The base is quiet and I'm the last one up. I had to update the blog as I have been aware that I sort of just stopped... then x-mas and then this and so on. I didn't have much of break between the two. In fact after we landed at Heathrow after that epic session in Namibia, Helena and I drove to Weymouth, I picked up a back pack and then Nick picked me up and we drove 1000 km up to Scotland to the foot of Ben Nevis where we did a mountain survival course. that was pretty radical. from a sand dune to an igloo in a few days.

When VSR2 started smashing things up I was worried that these two projects were going to overlap. I wondered if I should ditch this one and focus hard on pushing the recent success of VSR2 to the media and sponsors. I really didn't know what to do and there wasn't an obvious answer... so I went with my heart and that said to go with the adventure. The rest would work itself out. I could be wrong but then everytime I look around at the sheer splendour of the scenery down here, it just feels right. It has already been a fantastic adventure and we haven't even got to the good bit yet.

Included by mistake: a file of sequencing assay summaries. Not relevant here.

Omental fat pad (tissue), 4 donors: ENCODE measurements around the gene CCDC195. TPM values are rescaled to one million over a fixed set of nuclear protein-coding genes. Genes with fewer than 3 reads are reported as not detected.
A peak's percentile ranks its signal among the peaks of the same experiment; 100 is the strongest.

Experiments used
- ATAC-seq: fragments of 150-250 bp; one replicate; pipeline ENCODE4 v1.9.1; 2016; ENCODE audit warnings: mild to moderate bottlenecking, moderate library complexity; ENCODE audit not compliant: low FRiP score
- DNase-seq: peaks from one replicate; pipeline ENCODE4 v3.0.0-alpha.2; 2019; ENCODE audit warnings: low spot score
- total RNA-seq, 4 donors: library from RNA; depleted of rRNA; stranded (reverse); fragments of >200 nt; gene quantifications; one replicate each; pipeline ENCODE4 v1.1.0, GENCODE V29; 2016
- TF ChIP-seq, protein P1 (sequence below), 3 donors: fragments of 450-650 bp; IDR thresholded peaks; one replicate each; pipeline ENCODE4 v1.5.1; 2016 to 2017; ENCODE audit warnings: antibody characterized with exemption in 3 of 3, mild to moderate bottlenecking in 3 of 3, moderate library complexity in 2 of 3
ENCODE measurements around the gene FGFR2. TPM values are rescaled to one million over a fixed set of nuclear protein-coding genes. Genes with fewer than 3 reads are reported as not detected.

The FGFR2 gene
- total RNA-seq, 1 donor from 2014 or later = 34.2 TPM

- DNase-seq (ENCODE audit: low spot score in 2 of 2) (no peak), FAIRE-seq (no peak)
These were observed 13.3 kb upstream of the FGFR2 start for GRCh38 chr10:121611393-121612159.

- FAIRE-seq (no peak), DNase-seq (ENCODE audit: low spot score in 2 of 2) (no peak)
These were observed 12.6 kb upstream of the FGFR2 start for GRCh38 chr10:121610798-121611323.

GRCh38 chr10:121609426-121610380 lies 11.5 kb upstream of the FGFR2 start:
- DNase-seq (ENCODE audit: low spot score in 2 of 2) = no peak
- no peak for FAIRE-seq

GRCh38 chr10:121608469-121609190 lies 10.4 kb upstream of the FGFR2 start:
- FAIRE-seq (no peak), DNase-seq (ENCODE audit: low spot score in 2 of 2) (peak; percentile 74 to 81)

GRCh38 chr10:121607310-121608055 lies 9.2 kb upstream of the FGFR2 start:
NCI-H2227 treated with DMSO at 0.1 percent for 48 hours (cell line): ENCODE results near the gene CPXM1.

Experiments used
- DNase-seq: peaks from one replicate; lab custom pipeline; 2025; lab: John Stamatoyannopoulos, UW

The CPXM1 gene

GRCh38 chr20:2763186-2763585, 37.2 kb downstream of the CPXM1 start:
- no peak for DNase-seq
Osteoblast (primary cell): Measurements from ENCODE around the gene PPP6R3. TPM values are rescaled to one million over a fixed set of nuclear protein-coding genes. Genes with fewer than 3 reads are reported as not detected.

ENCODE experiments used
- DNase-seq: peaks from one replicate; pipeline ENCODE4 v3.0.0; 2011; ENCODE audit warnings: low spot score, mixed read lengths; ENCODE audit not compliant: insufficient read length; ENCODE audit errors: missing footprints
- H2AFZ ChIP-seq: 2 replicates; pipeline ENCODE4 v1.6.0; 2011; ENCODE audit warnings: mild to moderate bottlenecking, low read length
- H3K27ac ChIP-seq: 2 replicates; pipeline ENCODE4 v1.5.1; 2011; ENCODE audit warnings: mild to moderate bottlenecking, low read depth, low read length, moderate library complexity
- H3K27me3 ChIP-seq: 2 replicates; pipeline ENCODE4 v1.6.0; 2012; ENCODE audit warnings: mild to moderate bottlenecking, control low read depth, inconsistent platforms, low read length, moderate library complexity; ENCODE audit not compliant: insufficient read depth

By doing this I have also avoided the 'come down' that can often come after something like what we just achieved in Namibia. Everyone wants to know "What's next"... and so do I. We have some good ideas but they really need knocking into shape. we have a really nice team here and we all feel that we are well placed to do some pretty special things. I don't think anyone expects us to return to a 'normal' path of development. There are so many other great ideas out there that have either never been done properly or simply haven't even lifted themselves off the drawing board. Whatever it is we do, it has to be fun. It has to be something that we are passionate about... to the extent that we are willing to put everything we have into it again. We have to totally believe in it.

What I am doing now is giving me a nice break. It gives me some breathing space to sit back and really think about what is next... what I want to do myself.